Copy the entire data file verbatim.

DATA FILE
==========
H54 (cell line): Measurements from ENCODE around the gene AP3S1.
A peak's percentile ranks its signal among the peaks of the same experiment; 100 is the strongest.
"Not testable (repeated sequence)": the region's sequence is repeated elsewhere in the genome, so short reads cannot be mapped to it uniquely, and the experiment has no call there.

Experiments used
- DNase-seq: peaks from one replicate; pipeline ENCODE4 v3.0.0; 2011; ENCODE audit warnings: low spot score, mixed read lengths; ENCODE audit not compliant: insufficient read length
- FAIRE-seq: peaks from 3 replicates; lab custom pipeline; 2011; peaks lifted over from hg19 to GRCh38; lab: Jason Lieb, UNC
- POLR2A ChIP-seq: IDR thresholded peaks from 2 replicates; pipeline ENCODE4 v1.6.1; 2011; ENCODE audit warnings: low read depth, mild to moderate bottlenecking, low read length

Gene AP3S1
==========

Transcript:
H54 (cell line): Measurements from ENCODE around the gene AP3S1.
A peak's percentile ranks its signal among the peaks of the same experiment; 100 is the strongest.
"Not testable (repeated sequence)": the region's sequence is repeated elsewhere in the genome, so short reads cannot be mapped to it uniquely, and the experiment has no call there.

Experiments used
- DNase-seq: peaks from one replicate; pipeline ENCODE4 v3.0.0; 2011; ENCODE audit warnings: low spot score, mixed read lengths; ENCODE audit not compliant: insufficient read length
- FAIRE-seq: peaks from 3 replicates; lab custom pipeline; 2011; peaks lifted over from hg19 to GRCh38; lab: Jason Lieb, UNC
- POLR2A ChIP-seq: IDR thresholded peaks from 2 replicates; pipeline ENCODE4 v1.6.1; 2011; ENCODE audit warnings: low read depth, mild to moderate bottlenecking, low read length

Gene AP3S1